Lexi and Nick Schneider, 8-year-old twins, are used to doing chores around their Grand Forks, N.D., home — they’ve been doing them for half of their lives.
Nick takes out the trash and recycling, and Lexi helps with laundry, said their mom, Kristine Schneider. They both vacuum-clean.
“They don’t always readily do their chores,” she said, “but they know it has to be done. They just know it’s expected of them.”
When the twins were about 4, Schneider posted a list of daily tasks the twins were supposed to do, such as picking up their toys and clearing their plates from the table.
For each completed “job,” they earned a star on the “chore chart.” To motivate them, she kept a basket of “prizes,” including toys and books.
How parents approach the idea of having kids do chores varies with each family and may be changing in American households, said Dawnita Nilles, a doctoral student in the University of North Dakota’s Department of Teaching and Learning.
It raises questions about which tasks, if any, children should do and whether payment or other rewards should be given.
When raising kids, some parents follow the example they grew up with, Nilles said. Others do, too, but with modification. Some don’t require their kids to do chores at all.
Schneider said she “absolutely” did chores growing up. “But I was never compensated for it.”
Her husband, Joe, was compensated for mowing the lawn and taking out the trash.
Unlike parents of the past, parents today may have different expectations about chores, Schneider said. “It’s not so much that kids today [are required] to do less chores but that kids are busier. My kids are involved in more activities than I was at their age.”
Generally, child development experts confirm that “chores are definitely a benefit to young kids,” Nilles said. “I haven’t come across any drawbacks.”
Parents can introduce this concept of chores even at 16 months old, for example, “by helping them put all their blocks away,” she said. “You can start as soon as they begin asking questions and wanting to help. I’m a big believer in following cues from the child.”
Doing chores gives children “a sense of responsibility, of being a member of a family,” she said, “and it’s an authentic way of learning how a household runs.”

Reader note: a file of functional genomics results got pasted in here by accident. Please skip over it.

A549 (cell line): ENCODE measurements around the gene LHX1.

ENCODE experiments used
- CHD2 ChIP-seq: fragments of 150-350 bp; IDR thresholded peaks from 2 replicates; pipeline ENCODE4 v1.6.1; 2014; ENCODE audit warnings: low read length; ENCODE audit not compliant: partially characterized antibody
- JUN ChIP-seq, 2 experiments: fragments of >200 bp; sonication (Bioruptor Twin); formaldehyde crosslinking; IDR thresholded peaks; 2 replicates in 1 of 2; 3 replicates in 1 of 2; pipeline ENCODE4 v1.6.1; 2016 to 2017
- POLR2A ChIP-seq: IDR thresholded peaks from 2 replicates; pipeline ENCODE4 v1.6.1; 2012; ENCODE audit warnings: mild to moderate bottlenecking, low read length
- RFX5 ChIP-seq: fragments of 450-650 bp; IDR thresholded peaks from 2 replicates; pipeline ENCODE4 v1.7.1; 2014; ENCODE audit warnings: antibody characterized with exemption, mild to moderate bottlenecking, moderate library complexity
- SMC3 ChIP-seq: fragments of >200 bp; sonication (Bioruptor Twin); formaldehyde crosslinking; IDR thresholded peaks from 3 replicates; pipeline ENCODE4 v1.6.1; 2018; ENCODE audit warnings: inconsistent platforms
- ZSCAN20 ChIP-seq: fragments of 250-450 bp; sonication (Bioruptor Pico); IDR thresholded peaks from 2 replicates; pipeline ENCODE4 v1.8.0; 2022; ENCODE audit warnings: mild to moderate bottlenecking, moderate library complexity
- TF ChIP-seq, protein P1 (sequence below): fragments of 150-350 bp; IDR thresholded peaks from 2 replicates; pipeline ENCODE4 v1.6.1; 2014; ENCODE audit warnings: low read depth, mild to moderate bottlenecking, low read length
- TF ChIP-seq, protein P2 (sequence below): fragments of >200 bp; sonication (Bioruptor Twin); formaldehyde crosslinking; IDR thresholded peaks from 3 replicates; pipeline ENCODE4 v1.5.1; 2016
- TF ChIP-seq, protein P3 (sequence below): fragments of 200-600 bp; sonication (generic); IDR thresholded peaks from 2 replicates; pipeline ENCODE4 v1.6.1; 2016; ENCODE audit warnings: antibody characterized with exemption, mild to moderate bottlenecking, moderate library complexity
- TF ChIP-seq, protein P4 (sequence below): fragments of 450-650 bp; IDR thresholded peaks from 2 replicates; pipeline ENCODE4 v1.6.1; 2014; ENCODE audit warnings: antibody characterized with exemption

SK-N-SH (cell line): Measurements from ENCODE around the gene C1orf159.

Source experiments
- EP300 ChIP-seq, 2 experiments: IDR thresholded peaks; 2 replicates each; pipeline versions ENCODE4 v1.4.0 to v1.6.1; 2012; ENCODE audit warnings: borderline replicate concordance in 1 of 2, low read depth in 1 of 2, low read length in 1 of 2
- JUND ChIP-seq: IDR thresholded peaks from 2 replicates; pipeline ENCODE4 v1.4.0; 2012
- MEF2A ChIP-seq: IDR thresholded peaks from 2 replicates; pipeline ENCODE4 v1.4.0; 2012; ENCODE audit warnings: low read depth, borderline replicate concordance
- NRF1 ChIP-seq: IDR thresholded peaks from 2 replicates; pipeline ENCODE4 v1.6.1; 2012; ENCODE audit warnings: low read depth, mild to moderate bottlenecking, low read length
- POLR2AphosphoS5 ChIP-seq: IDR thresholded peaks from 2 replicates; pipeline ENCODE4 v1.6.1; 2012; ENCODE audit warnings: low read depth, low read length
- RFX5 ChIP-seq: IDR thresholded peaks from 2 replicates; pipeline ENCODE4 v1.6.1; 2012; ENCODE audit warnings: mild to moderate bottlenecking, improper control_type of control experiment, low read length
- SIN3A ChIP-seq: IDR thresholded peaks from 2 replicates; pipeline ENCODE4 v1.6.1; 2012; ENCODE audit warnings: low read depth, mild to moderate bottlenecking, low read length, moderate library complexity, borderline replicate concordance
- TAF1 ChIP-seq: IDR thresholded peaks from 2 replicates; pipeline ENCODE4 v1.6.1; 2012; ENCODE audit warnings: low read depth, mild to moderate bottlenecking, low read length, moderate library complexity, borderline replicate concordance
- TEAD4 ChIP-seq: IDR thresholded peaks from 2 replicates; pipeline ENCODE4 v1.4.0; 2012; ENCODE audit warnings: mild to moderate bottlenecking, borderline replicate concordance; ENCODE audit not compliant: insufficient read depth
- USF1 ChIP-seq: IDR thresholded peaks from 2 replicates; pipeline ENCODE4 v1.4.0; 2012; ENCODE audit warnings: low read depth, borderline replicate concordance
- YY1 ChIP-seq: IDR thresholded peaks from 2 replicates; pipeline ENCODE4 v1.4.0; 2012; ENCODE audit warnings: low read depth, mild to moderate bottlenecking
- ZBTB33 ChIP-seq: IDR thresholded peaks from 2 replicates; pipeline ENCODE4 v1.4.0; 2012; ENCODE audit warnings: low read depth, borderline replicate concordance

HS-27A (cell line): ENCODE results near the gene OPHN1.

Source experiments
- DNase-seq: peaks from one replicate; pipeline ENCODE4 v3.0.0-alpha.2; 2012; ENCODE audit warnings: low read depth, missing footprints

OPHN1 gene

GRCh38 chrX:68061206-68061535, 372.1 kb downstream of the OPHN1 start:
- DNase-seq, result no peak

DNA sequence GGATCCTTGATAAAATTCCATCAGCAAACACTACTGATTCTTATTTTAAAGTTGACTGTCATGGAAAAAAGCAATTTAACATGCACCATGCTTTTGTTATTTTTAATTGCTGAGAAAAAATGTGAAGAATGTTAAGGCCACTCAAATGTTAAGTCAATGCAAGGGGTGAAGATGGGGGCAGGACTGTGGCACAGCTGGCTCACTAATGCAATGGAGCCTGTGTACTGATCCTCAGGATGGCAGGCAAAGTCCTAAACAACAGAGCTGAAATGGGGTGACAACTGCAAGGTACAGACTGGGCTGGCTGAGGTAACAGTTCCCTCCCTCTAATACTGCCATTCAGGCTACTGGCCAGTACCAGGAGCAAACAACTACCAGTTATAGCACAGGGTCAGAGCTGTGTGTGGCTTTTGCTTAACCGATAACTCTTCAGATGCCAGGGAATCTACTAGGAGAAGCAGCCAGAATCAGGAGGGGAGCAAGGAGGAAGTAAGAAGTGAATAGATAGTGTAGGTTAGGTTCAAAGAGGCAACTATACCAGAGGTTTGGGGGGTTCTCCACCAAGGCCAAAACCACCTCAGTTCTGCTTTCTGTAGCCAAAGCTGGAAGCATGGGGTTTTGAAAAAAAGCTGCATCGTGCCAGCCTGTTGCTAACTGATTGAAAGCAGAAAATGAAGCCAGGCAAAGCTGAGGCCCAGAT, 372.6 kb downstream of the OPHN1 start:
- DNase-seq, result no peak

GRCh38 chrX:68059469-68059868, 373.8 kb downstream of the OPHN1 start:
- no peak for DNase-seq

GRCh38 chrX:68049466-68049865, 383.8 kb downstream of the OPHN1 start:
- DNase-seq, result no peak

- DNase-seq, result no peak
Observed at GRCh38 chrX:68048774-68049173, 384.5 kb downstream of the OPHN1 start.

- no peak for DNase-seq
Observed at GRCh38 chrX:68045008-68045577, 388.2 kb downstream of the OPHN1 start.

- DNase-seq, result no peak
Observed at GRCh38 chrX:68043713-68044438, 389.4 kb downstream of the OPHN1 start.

Jennifer Dame’s three daughters — ages 3 to 10 — have been doing chores since they were old enough to start putting toys away. Her daughters are responsible for tasks such as doing dishes, putting away their laundered clothes, vacuuming, cleaning bathrooms and taking out garbage.
She and her husband, Patrick, do not pay their children for doing chores, she said. “We tell them, ‘These are things we have to do to live in the house.’ ”
Among the lessons to be learned is seeing things through to completion, Nilles said. “It’s not as fun to put toys away, but [doing so] goes a long way to developing lifelong habits. Putting toys away completes the act of playing — that’s what you’re teaching.”
With these lessons, children learn “there’s value to work, to a job well done. They have a sense of fulfillment. They’re proud of that,” she said. “It’s a huge piece when you think about labor in life.”
In the field of child development, there’s a range of opinion about whether parents should pay children for doing chores, Nilles said. “You want children to learn about money management, saving and budgeting, but where do they get the money to do that?”
She said that “especially for an older child [payment] can certainly be a benefit, but you also want to instill in kids that sense of family. There’s kind of a double edge.”
With children who receive an allowance that’s tied to chores, parents should emphasize, “ ‘These are the things you’re expected to complete,’ but they’re not paying, per se, for working around the house.”
But they may have extra tasks that they offer to hire the child to do, she said. “This is particularly good to teach them that their time is valuable and is worth something, and that their skills have value, as well.”
As far as today’s parents having kids doing fewer chores, Dame said she sees society moving to “somewhere in the middle.”
Choosing chores that are appropriate to the child’s age is important, said Nilles.
“We don’t expect a 4-year-old to fully fill a dishwasher, but they can put their own dish in there,” she said. “It’s about knowing what they’re capable of doing and matching those tasks to the child’s age.”
Nilles recommends that parents initially show their child how to do the task, she said. “Don’t expect the child to figure things out on their own.”
And be specific, she said. “Rather than telling them ‘Clean your room,’ explain what that means and guide them through the task. It means something different in each family.
If a child becomes extremely frustrated with a task, he or she is not ready to do it or needs more guidance from the parent, she said.
It’s unwise to complete the task yourself, she said. “If you finish the task for them, you undermine your ultimate goal.”
Nilles suggests that families do chores together, because “it furthers that sense of community and membership in a family. And it’s a good way to get kids to work together.”
It demonstrates to kids that “we all do chores to get them done, and then we can go out and do what we want as a family.”
“The ultimate goal of a parent is raising a young person who’s going to be a productive member of society,” she said. “At the same time, you don’t want to rush it.”